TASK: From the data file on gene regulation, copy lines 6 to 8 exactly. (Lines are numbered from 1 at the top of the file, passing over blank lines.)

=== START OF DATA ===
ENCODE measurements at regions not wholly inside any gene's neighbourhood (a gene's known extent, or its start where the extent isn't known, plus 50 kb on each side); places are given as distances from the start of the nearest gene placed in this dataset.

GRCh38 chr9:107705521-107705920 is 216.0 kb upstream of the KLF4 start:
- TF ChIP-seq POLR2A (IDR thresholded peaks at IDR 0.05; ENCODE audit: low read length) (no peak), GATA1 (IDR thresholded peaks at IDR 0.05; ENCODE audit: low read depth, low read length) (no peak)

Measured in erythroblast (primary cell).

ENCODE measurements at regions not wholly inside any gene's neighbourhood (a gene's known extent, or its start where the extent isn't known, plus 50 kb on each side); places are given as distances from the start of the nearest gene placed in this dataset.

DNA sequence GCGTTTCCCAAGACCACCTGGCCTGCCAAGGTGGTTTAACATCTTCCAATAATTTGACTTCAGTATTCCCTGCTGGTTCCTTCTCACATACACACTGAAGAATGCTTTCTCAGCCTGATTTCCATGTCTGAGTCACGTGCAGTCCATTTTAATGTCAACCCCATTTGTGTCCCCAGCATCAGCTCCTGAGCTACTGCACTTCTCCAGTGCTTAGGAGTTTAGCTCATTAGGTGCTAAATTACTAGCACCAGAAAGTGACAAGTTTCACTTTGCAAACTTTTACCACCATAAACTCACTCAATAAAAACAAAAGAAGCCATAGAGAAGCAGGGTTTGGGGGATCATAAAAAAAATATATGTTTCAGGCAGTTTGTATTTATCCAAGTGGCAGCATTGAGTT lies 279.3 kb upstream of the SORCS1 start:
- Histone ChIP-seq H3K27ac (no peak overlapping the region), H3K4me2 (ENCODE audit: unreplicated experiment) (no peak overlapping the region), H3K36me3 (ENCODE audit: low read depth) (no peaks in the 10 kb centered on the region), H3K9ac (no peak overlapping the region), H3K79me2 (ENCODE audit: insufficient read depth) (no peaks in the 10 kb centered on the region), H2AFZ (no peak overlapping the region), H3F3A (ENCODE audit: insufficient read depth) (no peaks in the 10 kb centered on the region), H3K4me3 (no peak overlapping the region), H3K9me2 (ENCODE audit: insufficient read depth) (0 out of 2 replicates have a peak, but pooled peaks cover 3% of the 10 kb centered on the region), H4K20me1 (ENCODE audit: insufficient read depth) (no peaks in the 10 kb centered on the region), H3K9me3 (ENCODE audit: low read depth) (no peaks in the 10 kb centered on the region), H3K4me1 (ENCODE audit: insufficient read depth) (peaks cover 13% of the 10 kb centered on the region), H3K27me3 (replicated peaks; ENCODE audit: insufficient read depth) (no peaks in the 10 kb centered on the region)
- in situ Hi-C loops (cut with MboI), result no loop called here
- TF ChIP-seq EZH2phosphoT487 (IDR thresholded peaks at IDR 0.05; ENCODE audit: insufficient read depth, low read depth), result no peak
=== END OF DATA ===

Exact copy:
DNA sequence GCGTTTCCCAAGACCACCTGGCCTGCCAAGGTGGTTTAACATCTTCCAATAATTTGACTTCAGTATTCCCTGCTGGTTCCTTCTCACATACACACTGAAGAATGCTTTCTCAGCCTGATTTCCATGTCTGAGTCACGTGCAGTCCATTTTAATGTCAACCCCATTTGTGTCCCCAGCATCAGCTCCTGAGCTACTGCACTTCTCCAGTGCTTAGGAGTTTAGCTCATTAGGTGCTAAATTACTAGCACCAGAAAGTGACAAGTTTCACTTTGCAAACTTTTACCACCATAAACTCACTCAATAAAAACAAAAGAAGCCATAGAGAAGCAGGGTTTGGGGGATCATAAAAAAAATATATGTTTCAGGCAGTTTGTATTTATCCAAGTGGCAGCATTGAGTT lies 279.3 kb upstream of the SORCS1 start:
- Histone ChIP-seq H3K27ac (no peak overlapping the region), H3K4me2 (ENCODE audit: unreplicated experiment) (no peak overlapping the region), H3K36me3 (ENCODE audit: low read depth) (no peaks in the 10 kb centered on the region), H3K9ac (no peak overlapping the region), H3K79me2 (ENCODE audit: insufficient read depth) (no peaks in the 10 kb centered on the region), H2AFZ (no peak overlapping the region), H3F3A (ENCODE audit: insufficient read depth) (no peaks in the 10 kb centered on the region), H3K4me3 (no peak overlapping the region), H3K9me2 (ENCODE audit: insufficient read depth) (0 out of 2 replicates have a peak, but pooled peaks cover 3% of the 10 kb centered on the region), H4K20me1 (ENCODE audit: insufficient read depth) (no peaks in the 10 kb centered on the region), H3K9me3 (ENCODE audit: low read depth) (no peaks in the 10 kb centered on the region), H3K4me1 (ENCODE audit: insufficient read depth) (peaks cover 13% of the 10 kb centered on the region), H3K27me3 (replicated peaks; ENCODE audit: insufficient read depth) (no peaks in the 10 kb centered on the region)
- in situ Hi-C loops (cut with MboI), result no loop called here